Pleasingly I can feel my level of fitness improving after just a couple of long rides. This time I was not dropped on the hills and could actually take the lead on some of the steeper efforts. It just goes to show that you can quickly return to form (or something like form) after a short time off the bike, even if, like me, you are carrying two stone more than you should be.

The cold was starting to evaporate in the morning sun. Even so, there was a haze on the horizon that the sun had not yet climbed out of, and the shadows still sparkled with a light frost. There was no wind save the chill we created when pushing through the air on the way downhill. There was little traffic around save the odd tractor here and there, easing out of farm gates or chugging gently along the narrow lanes. The Buzzards were out in force, finding pockets of warm air and spiraling up high above the trees, calling to each other across the landscape. By the time we reached the Colliers Way cycle path it was really warming up. This is a short but really pleasant stretch of railway path, oddly with much of the railway track still left behind. Howard, a bit of a railway buff, told us it was because the quarry railway is still in operation at the terminus. Apparently, the plan was to open the railway line alongside the cycle track and have it as a tourist attraction, but it never happened. Now trees have pushed their way through the sleepers and brambles have crawled over the tracks.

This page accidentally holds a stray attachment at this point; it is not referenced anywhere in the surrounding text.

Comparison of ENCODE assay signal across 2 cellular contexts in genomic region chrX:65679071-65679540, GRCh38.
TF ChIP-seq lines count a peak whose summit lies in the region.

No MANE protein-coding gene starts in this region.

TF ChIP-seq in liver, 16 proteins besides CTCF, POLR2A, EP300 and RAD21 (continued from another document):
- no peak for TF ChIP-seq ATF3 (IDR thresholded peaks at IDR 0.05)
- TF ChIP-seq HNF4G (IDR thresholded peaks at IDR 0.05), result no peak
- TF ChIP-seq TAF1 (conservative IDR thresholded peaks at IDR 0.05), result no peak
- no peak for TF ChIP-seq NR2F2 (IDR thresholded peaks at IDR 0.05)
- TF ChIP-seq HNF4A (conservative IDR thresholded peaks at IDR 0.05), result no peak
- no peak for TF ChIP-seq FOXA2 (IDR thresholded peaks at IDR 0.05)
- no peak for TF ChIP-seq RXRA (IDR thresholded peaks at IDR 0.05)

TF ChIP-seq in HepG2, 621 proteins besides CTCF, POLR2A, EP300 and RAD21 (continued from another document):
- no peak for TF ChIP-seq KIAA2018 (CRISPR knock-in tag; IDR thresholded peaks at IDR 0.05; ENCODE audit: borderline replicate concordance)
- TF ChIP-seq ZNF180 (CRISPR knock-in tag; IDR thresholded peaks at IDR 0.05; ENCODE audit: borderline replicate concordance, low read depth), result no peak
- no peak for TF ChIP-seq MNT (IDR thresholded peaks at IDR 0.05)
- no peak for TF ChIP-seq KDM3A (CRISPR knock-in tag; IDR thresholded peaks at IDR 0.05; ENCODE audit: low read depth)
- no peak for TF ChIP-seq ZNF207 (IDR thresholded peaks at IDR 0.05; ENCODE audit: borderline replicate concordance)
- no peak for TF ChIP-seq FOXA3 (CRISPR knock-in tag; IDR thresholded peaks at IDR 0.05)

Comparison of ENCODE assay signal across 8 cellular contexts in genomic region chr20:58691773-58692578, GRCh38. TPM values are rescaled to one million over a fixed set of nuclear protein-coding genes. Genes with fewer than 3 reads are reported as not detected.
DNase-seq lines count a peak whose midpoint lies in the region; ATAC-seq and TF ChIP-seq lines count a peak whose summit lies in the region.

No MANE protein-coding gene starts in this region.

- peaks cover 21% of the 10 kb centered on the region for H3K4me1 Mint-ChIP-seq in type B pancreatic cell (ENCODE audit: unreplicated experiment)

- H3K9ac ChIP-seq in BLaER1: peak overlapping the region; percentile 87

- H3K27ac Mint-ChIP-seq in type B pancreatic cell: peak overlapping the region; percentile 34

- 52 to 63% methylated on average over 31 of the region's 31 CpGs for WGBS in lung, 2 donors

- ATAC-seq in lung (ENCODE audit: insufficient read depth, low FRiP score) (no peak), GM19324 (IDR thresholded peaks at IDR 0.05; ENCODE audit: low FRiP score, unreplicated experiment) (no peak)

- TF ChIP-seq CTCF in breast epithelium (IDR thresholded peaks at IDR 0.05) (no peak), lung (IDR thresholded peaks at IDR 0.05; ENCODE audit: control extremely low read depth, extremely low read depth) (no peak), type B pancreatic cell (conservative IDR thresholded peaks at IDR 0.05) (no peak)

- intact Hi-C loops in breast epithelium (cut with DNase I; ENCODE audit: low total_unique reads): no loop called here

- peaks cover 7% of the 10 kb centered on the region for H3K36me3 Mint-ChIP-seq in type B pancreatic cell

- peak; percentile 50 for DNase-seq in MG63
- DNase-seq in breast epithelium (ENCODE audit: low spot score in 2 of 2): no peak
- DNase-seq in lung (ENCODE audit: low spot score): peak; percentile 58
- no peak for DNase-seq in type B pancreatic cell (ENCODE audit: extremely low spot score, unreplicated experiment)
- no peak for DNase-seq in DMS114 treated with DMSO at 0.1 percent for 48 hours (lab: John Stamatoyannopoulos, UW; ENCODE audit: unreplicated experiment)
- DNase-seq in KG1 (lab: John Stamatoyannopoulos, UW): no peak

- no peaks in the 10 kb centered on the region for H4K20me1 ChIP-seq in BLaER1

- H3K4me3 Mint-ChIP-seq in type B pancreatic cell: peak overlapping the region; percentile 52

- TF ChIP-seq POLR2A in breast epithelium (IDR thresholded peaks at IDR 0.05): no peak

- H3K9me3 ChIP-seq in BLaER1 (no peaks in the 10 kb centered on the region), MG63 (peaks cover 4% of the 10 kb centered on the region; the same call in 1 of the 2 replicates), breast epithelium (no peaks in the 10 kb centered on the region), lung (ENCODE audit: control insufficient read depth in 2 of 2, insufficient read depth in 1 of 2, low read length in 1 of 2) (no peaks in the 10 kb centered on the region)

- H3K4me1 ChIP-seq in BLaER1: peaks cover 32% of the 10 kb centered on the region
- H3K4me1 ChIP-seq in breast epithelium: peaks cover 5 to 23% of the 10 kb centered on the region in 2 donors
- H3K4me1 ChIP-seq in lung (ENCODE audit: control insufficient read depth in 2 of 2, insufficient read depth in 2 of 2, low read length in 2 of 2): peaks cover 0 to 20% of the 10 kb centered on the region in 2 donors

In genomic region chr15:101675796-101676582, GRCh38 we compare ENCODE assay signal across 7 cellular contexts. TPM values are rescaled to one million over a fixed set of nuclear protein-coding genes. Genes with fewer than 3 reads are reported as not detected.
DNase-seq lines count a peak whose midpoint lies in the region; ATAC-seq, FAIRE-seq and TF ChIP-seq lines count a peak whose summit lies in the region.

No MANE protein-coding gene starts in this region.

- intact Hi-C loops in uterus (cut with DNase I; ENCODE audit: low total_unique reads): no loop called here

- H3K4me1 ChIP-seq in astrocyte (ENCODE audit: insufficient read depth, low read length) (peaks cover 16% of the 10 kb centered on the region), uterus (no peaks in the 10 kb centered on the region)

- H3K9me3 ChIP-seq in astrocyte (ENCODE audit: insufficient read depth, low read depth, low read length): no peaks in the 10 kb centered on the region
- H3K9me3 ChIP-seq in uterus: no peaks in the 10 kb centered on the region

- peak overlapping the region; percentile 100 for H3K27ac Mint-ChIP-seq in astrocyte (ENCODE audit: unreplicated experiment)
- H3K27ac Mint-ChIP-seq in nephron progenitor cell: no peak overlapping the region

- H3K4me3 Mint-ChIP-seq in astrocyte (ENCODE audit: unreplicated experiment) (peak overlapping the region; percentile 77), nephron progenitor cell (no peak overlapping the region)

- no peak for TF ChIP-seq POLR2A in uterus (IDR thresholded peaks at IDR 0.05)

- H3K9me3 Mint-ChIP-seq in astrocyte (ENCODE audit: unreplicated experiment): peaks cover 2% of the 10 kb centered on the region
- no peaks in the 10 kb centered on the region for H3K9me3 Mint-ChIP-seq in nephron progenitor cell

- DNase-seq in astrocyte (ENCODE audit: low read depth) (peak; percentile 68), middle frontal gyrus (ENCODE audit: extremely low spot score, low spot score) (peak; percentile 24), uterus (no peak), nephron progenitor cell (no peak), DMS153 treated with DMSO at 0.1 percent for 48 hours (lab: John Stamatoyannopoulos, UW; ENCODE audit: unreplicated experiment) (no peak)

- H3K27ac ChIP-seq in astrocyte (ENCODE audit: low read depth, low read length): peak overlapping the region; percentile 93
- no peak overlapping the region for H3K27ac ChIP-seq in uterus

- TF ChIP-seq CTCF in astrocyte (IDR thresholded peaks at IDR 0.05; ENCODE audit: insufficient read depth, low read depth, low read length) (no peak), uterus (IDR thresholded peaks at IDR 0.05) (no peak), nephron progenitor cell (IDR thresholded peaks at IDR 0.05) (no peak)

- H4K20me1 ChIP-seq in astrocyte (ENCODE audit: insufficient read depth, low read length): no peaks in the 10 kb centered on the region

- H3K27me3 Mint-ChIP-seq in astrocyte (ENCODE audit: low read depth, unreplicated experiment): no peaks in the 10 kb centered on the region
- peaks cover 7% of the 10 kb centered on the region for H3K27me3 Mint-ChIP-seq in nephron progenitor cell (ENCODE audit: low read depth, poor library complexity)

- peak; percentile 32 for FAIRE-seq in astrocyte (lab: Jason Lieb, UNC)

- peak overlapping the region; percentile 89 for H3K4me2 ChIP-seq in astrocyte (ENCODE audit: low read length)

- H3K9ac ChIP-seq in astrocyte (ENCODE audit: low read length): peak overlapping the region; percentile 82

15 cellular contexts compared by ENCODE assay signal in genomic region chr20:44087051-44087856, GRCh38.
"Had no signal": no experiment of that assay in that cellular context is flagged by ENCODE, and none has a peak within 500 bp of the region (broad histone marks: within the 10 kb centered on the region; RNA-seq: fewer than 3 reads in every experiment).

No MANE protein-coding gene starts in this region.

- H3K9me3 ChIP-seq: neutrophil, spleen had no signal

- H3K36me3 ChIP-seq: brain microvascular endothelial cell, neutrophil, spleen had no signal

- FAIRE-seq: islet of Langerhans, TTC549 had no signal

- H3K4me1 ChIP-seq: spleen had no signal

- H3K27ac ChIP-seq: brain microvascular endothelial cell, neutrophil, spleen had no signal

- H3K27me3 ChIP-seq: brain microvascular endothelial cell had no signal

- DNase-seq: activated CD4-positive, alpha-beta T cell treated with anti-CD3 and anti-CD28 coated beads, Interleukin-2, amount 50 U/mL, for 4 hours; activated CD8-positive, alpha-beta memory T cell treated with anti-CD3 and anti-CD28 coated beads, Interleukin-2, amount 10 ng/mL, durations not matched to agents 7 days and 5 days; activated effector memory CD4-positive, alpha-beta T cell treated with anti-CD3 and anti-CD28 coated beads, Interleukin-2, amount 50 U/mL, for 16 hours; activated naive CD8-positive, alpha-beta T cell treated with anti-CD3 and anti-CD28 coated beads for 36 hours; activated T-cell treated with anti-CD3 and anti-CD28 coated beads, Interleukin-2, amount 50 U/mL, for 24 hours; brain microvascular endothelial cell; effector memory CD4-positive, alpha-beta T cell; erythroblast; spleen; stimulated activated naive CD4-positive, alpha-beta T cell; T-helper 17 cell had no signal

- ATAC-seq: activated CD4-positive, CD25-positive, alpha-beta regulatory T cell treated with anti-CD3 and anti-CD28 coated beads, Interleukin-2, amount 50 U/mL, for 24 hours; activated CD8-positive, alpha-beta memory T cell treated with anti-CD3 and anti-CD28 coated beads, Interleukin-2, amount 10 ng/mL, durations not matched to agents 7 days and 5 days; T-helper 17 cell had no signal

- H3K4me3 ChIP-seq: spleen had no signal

On the railway path

We stopped at the top of a rise where the path departed from the tracks and mused on the navvies and men who had physically built the line. In the days of great engineering feats, behind every great man, there were thousands of other blokes who did the actual work.

We followed the path into Radstock, then Howard led us over and round the roads until we pulled into what seemed to be a carpark, but at the last minute it turned into a tiny route through to a main road. A few yards on the tarmac then a sharp right and we were suddenly on a lovely straight lane in the quiet of the countryside again.